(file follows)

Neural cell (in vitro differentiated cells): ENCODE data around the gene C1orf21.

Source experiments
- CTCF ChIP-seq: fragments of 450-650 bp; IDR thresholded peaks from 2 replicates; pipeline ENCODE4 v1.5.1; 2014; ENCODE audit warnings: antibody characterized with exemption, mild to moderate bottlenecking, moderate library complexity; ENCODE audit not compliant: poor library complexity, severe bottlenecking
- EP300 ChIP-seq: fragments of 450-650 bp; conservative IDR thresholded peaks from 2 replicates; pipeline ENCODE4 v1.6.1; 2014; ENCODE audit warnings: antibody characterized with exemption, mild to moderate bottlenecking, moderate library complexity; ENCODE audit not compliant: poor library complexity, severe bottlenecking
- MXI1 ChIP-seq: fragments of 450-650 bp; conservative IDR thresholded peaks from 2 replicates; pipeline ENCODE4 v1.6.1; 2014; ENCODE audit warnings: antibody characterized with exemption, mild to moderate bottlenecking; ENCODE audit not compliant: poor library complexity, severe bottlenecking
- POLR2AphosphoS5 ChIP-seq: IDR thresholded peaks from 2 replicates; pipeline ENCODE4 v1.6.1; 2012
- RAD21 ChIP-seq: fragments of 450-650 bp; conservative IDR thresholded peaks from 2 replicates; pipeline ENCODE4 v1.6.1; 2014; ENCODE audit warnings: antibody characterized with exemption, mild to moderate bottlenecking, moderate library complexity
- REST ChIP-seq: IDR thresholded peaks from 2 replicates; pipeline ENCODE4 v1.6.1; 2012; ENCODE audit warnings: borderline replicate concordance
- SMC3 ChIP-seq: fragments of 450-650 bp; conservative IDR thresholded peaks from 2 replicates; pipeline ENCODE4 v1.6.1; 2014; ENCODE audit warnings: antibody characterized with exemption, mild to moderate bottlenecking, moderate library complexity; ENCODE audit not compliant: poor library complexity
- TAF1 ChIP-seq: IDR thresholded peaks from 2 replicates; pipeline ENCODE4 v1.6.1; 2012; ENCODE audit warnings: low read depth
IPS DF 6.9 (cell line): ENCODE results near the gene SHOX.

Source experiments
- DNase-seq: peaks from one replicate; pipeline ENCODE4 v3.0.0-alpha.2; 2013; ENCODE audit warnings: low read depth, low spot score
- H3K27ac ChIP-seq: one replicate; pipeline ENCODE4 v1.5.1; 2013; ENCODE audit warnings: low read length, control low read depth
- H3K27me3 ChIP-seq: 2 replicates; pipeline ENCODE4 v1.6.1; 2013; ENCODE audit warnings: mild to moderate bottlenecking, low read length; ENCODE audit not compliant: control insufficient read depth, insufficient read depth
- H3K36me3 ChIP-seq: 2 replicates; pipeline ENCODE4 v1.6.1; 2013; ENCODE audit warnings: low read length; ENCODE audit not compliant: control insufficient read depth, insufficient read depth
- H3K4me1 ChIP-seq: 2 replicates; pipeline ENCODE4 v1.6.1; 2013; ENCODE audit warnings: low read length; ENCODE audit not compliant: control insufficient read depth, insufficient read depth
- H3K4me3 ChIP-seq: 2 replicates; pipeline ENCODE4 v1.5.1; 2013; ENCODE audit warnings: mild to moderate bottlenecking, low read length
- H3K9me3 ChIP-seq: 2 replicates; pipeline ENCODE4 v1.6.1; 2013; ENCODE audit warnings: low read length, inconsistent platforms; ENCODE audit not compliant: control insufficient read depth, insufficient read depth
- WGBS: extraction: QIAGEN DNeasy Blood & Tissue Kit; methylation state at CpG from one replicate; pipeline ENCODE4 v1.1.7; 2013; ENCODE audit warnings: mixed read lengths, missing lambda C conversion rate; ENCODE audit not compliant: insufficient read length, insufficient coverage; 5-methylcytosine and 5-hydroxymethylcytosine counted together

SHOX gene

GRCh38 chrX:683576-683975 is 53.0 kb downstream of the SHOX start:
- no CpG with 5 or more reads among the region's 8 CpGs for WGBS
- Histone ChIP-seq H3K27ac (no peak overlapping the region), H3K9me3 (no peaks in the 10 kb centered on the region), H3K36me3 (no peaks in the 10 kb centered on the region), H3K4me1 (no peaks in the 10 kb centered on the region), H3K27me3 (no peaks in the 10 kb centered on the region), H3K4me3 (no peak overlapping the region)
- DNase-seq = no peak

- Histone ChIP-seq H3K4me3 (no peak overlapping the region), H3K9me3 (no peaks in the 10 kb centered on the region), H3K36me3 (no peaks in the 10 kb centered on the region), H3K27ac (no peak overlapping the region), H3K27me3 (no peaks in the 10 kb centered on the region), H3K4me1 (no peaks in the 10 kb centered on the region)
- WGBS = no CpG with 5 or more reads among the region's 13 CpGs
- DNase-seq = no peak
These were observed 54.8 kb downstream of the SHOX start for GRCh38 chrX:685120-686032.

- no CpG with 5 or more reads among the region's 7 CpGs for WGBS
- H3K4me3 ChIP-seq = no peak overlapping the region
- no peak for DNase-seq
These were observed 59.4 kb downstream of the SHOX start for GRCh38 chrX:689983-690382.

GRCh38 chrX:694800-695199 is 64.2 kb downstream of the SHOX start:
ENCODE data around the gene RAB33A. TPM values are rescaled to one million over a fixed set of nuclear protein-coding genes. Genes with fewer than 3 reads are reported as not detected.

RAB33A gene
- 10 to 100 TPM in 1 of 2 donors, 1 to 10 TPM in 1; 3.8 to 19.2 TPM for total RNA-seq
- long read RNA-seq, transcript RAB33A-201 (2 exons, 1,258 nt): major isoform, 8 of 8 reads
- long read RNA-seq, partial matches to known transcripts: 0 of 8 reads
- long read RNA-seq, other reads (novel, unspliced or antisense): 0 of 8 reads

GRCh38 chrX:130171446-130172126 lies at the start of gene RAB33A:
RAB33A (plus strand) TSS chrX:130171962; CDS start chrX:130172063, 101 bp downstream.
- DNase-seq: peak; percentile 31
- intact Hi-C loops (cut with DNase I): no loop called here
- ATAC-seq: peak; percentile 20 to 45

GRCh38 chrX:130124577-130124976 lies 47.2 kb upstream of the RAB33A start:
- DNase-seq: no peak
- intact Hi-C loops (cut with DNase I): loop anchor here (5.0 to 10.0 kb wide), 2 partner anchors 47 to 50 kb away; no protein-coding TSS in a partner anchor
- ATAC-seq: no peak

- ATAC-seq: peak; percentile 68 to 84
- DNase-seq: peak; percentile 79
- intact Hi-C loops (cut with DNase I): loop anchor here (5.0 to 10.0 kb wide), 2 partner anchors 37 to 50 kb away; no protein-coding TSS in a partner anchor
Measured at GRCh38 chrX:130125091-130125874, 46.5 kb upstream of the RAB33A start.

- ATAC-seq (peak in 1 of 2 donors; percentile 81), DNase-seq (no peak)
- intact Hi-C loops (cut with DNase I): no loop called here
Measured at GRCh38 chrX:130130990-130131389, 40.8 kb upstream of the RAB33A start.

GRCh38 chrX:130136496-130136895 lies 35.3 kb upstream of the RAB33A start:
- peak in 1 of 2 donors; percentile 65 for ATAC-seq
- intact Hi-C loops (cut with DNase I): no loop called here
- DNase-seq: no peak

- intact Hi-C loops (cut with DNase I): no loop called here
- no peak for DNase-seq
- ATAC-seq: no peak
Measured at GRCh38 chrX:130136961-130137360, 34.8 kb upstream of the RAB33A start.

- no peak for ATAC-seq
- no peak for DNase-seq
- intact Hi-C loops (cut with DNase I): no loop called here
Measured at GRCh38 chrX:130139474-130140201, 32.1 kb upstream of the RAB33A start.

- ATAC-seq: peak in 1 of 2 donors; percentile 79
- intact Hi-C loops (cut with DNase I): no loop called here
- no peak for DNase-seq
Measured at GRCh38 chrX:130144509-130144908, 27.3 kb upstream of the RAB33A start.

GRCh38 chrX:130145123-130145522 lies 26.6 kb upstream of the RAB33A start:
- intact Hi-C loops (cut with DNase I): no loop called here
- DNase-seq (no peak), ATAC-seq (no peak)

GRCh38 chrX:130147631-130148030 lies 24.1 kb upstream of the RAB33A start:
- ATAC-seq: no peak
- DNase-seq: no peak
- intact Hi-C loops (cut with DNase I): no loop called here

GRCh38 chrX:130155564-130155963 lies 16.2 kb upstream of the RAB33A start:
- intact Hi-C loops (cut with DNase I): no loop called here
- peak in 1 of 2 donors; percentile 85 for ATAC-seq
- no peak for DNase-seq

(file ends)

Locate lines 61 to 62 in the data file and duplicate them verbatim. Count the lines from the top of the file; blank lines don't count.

- intact Hi-C loops (cut with DNase I): no loop called here
- no peak for DNase-seq